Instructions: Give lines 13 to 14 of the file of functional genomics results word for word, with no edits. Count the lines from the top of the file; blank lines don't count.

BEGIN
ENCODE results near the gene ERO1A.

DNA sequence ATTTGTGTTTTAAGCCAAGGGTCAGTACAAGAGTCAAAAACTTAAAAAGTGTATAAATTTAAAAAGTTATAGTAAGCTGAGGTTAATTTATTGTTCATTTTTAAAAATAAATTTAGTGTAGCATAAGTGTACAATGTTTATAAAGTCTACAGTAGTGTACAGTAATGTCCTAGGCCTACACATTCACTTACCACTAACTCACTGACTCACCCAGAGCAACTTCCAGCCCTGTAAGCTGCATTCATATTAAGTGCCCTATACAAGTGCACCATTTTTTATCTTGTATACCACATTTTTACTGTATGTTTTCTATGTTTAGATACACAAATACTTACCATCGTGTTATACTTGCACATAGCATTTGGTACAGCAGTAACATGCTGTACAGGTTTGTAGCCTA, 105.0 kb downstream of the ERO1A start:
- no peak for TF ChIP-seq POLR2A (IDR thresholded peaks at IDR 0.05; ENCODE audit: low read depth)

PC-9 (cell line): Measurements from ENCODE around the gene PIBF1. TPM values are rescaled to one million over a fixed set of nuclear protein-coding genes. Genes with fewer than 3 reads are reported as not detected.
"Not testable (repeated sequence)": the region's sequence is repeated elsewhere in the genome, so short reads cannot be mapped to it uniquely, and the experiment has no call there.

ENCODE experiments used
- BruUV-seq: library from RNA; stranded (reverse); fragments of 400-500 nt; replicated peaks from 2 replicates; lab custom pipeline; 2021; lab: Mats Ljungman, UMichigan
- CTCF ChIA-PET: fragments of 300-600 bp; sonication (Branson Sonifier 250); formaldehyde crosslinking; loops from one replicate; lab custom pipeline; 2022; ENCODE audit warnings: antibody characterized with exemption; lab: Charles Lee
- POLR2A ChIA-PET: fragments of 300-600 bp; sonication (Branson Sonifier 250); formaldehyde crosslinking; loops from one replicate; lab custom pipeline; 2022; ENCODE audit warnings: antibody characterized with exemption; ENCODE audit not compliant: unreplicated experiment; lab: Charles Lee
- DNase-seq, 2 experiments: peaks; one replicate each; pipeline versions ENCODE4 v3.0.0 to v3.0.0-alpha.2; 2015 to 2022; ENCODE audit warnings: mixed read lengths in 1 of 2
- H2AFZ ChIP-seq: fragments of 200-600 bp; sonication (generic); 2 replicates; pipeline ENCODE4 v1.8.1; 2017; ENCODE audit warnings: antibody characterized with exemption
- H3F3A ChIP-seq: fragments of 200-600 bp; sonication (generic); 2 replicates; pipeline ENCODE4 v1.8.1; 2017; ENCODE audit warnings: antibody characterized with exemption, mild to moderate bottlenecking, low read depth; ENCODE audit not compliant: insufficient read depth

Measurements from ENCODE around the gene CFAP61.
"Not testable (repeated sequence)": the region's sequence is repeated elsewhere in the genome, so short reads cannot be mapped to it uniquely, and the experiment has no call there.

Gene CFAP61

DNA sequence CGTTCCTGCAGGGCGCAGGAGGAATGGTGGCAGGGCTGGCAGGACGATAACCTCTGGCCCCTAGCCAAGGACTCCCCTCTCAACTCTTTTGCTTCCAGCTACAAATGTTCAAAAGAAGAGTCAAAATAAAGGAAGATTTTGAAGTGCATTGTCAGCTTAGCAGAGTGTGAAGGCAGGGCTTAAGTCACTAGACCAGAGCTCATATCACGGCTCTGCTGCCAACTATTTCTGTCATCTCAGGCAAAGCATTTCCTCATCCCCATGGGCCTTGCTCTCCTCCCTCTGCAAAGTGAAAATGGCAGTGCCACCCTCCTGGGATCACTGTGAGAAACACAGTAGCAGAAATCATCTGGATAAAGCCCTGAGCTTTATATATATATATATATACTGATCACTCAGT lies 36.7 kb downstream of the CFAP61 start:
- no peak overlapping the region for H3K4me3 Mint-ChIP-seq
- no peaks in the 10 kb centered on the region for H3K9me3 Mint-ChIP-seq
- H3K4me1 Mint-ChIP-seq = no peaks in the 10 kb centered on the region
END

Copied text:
Measurements from ENCODE around the gene CFAP61.
"Not testable (repeated sequence)": the region's sequence is repeated elsewhere in the genome, so short reads cannot be mapped to it uniquely, and the experiment has no call there.